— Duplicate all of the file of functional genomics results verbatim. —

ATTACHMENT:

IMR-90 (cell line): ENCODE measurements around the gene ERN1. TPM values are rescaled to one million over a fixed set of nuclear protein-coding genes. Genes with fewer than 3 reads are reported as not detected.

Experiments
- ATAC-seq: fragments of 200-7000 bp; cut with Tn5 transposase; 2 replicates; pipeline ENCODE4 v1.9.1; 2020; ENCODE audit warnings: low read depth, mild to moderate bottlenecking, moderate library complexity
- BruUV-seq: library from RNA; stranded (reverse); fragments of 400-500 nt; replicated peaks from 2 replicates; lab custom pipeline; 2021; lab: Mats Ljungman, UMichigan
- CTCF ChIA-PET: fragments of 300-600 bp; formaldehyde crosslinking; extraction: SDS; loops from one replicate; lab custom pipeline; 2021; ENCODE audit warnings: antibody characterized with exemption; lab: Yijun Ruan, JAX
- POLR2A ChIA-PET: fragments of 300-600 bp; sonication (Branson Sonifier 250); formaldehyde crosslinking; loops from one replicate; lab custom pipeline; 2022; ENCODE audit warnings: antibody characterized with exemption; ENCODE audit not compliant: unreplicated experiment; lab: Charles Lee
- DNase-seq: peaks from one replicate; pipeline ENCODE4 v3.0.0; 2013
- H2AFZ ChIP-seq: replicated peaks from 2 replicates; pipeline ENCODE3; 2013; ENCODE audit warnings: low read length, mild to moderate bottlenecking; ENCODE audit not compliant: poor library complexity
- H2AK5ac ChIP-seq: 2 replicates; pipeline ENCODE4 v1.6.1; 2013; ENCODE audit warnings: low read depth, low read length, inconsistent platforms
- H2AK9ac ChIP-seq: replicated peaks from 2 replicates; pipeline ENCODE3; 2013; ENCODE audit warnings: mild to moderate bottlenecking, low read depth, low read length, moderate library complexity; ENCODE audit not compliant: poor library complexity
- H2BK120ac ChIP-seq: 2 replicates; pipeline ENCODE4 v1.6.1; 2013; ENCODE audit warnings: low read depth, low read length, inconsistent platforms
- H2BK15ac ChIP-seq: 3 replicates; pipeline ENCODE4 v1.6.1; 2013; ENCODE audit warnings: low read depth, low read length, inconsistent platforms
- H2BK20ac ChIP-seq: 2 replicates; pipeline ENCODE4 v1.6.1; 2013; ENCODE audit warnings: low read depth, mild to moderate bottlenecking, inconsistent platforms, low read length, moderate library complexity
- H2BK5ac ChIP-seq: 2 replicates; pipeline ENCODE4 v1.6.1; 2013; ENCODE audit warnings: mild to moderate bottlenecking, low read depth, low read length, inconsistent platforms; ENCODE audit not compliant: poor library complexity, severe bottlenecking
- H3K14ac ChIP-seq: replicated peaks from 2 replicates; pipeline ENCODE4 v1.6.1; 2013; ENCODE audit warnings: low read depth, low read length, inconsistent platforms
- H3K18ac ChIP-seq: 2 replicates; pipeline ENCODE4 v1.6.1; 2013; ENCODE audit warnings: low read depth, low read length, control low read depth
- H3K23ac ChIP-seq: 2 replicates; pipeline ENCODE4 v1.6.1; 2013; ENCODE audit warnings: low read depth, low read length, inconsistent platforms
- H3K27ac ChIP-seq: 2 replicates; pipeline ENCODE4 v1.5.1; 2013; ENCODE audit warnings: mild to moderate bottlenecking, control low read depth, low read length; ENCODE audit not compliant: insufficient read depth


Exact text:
IMR-90 (cell line): ENCODE measurements around the gene ERN1. TPM values are rescaled to one million over a fixed set of nuclear protein-coding genes. Genes with fewer than 3 reads are reported as not detected.

Experiments
- ATAC-seq: fragments of 200-7000 bp; cut with Tn5 transposase; 2 replicates; pipeline ENCODE4 v1.9.1; 2020; ENCODE audit warnings: low read depth, mild to moderate bottlenecking, moderate library complexity
- BruUV-seq: library from RNA; stranded (reverse); fragments of 400-500 nt; replicated peaks from 2 replicates; lab custom pipeline; 2021; lab: Mats Ljungman, UMichigan
- CTCF ChIA-PET: fragments of 300-600 bp; formaldehyde crosslinking; extraction: SDS; loops from one replicate; lab custom pipeline; 2021; ENCODE audit warnings: antibody characterized with exemption; lab: Yijun Ruan, JAX
- POLR2A ChIA-PET: fragments of 300-600 bp; sonication (Branson Sonifier 250); formaldehyde crosslinking; loops from one replicate; lab custom pipeline; 2022; ENCODE audit warnings: antibody characterized with exemption; ENCODE audit not compliant: unreplicated experiment; lab: Charles Lee
- DNase-seq: peaks from one replicate; pipeline ENCODE4 v3.0.0; 2013
- H2AFZ ChIP-seq: replicated peaks from 2 replicates; pipeline ENCODE3; 2013; ENCODE audit warnings: low read length, mild to moderate bottlenecking; ENCODE audit not compliant: poor library complexity
- H2AK5ac ChIP-seq: 2 replicates; pipeline ENCODE4 v1.6.1; 2013; ENCODE audit warnings: low read depth, low read length, inconsistent platforms
- H2AK9ac ChIP-seq: replicated peaks from 2 replicates; pipeline ENCODE3; 2013; ENCODE audit warnings: mild to moderate bottlenecking, low read depth, low read length, moderate library complexity; ENCODE audit not compliant: poor library complexity
- H2BK120ac ChIP-seq: 2 replicates; pipeline ENCODE4 v1.6.1; 2013; ENCODE audit warnings: low read depth, low read length, inconsistent platforms
- H2BK15ac ChIP-seq: 3 replicates; pipeline ENCODE4 v1.6.1; 2013; ENCODE audit warnings: low read depth, low read length, inconsistent platforms
- H2BK20ac ChIP-seq: 2 replicates; pipeline ENCODE4 v1.6.1; 2013; ENCODE audit warnings: low read depth, mild to moderate bottlenecking, inconsistent platforms, low read length, moderate library complexity
- H2BK5ac ChIP-seq: 2 replicates; pipeline ENCODE4 v1.6.1; 2013; ENCODE audit warnings: mild to moderate bottlenecking, low read depth, low read length, inconsistent platforms; ENCODE audit not compliant: poor library complexity, severe bottlenecking
- H3K14ac ChIP-seq: replicated peaks from 2 replicates; pipeline ENCODE4 v1.6.1; 2013; ENCODE audit warnings: low read depth, low read length, inconsistent platforms
- H3K18ac ChIP-seq: 2 replicates; pipeline ENCODE4 v1.6.1; 2013; ENCODE audit warnings: low read depth, low read length, control low read depth
- H3K23ac ChIP-seq: 2 replicates; pipeline ENCODE4 v1.6.1; 2013; ENCODE audit warnings: low read depth, low read length, inconsistent platforms
- H3K27ac ChIP-seq: 2 replicates; pipeline ENCODE4 v1.5.1; 2013; ENCODE audit warnings: mild to moderate bottlenecking, control low read depth, low read length; ENCODE audit not compliant: insufficient read depth